Mentor Teacher Spotlight: Rory Hatchel
Many positive experiences have already defined my MTR experience thus far, but one of the absolute highlights has been working my mentor, Rory Hatchel. He likes teaching, and if any of you were to visit his classroom, you’d be able to figure that out simply from how he’s set up the space: curtains, shelves full of books, scented plug-ins, and posters on the wall make it an inviting, personal space. Watch him teach, and his energy and relationships with his students will confirm that he is committed to teaching well. But over the past two months, I’ve discovered that, not only does my mentor like teaching…he also really likes mentoring. He’s passionate about good instructional practice and he’s committed to helping me develop my own teaching practice.
Professionally, my mentor is a positive and honest guide. After any time I spend leading in the classroom, I know I can count on him to ask me, “So, how do you think that went?” before offering me specific feedback. One reason I appreciate his feedback is that he offers just as much reflection after his own teaching as he offers after mine. Without waiting for me to ask, he’ll clarify his decision-making process and share his motives behind seating charts, lesson sequence, grading systems, and much more. He creates a classroom culture where discussion and curiosity are rewarded, and one of the reasons I really admire this is because in order to promote student thinking, teachers have to let go of control and step back to let students think harder! His Socratic seminars are an excellent example of this release of control. My mentor is famed throughout MTR for his seminars. When former ELA residents find out who my mentor is, they typically say something like, “I heard that guy runs some awesome seminars!” Truthfully, that’s how I’d describe them, too. In these seminars, students discuss texts in groups of six to eight, independently offering their opinions and responding to guiding questions. Those moments—when students are arguing about a character’s motivations, or comparing personal reactions to a text—are pure English teacher magic, and I love it!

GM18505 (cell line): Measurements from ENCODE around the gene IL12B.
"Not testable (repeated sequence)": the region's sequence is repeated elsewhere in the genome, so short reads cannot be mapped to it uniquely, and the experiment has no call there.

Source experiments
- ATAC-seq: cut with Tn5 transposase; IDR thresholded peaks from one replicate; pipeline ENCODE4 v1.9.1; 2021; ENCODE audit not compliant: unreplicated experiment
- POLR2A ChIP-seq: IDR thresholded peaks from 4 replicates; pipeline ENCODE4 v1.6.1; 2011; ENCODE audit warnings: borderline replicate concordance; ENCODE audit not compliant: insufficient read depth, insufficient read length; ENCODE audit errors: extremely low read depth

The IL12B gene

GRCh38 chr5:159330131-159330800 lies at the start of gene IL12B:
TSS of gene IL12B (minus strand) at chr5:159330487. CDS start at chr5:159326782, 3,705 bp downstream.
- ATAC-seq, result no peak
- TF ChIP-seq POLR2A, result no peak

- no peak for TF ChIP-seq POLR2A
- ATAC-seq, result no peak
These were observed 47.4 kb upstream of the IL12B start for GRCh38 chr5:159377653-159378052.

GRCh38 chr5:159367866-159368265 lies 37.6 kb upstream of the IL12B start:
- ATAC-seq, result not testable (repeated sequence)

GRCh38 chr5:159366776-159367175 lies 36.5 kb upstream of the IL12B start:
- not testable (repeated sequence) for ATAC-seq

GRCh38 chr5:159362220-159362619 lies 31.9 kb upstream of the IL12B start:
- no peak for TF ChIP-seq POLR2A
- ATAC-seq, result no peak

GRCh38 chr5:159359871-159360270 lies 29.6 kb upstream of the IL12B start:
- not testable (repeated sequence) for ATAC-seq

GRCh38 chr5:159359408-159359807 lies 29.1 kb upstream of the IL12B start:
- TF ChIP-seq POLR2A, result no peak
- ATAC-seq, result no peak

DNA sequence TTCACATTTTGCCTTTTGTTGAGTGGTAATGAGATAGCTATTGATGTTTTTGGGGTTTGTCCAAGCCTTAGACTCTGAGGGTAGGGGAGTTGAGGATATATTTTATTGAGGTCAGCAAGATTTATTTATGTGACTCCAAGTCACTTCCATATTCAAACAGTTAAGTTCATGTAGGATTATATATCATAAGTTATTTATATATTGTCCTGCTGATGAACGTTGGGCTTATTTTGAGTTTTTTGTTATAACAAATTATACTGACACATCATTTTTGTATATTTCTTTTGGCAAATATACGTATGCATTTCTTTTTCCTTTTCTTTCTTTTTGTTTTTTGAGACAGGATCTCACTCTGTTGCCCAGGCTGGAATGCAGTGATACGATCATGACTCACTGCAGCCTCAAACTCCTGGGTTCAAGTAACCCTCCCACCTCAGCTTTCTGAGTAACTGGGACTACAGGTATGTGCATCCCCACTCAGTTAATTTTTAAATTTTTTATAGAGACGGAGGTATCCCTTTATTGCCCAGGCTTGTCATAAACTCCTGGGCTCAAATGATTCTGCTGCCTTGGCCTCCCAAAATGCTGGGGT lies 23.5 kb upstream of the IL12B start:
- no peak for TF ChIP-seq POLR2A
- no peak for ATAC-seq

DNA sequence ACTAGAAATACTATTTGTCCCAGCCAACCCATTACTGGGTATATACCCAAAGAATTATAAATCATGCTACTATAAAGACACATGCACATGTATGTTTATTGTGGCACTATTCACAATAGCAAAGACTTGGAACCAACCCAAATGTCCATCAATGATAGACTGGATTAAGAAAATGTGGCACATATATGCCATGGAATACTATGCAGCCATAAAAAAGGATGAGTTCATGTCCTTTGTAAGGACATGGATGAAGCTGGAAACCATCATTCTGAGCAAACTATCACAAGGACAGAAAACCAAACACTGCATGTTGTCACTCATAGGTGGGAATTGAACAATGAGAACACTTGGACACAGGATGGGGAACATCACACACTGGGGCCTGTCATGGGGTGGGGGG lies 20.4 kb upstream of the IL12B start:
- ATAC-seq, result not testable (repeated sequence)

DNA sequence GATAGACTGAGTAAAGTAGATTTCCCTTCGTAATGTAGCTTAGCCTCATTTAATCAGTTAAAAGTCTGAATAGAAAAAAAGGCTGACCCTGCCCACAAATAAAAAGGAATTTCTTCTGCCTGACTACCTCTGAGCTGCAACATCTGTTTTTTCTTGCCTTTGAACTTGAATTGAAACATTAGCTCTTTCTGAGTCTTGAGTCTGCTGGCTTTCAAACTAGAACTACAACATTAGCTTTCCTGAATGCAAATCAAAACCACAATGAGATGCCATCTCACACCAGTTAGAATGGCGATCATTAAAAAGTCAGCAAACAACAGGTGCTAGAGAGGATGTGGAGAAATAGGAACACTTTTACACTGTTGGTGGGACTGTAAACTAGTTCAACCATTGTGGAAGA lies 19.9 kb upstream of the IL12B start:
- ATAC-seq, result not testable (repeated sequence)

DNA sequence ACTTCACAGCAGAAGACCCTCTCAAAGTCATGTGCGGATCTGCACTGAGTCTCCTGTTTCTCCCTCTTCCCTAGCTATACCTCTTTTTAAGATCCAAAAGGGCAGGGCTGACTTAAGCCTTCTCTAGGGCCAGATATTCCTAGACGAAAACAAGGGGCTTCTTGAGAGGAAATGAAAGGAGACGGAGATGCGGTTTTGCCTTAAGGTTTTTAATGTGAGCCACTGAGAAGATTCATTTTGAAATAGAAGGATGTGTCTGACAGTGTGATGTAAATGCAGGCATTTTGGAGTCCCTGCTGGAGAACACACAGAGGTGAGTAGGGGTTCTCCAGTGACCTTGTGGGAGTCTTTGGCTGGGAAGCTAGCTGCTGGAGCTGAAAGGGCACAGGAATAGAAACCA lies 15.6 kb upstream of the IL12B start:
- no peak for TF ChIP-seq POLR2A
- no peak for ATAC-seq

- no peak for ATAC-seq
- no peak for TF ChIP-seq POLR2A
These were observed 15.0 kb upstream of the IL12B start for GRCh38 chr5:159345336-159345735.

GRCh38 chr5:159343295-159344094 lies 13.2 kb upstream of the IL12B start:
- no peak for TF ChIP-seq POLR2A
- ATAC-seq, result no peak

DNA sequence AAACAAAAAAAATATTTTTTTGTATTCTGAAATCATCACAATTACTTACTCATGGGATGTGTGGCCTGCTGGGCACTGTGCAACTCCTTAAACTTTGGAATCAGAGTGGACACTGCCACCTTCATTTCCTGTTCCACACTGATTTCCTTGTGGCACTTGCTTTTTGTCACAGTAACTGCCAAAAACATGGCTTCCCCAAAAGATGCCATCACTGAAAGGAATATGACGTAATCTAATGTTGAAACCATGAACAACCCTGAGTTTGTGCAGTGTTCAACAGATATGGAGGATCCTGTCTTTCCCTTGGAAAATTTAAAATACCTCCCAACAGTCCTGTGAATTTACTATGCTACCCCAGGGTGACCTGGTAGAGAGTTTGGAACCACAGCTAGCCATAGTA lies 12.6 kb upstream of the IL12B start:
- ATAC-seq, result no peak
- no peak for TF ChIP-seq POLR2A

My mentor’s investment in his teaching practice extends beyond the professional, which is what makes it so effective. As his resident, I know he cares about my well-being as a whole person, and recognizes that I am not a teaching robot. We discuss what’s going on in my master’s classes, nerd out over the texts we’re reading in class (currently Hamlet), and trade stories of surprising moments with students. Ultimately, my mentor understands that the professional is personal, and I see that in the way he treats his students – as interesting young adults who have dignity and value. I know that students see this and respond to it, because when he and his wife invited me over for dinner a week before school began, I found myself sitting across the table from a young man he used to teach. A couple of days later, during the week before school, his former students helped us hang posters and organize desks. Watching him interact with these young people gives me a vision of a teacher as a life-long mentor and friend, not just an instructor.
I already know that my classroom next year won’t look exactly like my mentor’s – we’re different people, and we lead and operate differently. But seeing him with his former students reminds me that, in the long run, I want to do what he’s doing. I want to form the types of relationships with students that last beyond the four years of high school, and I count myself blessed to be in a classroom where those relationships are modeled for me.
-Madeleine Gibson, Class of 2020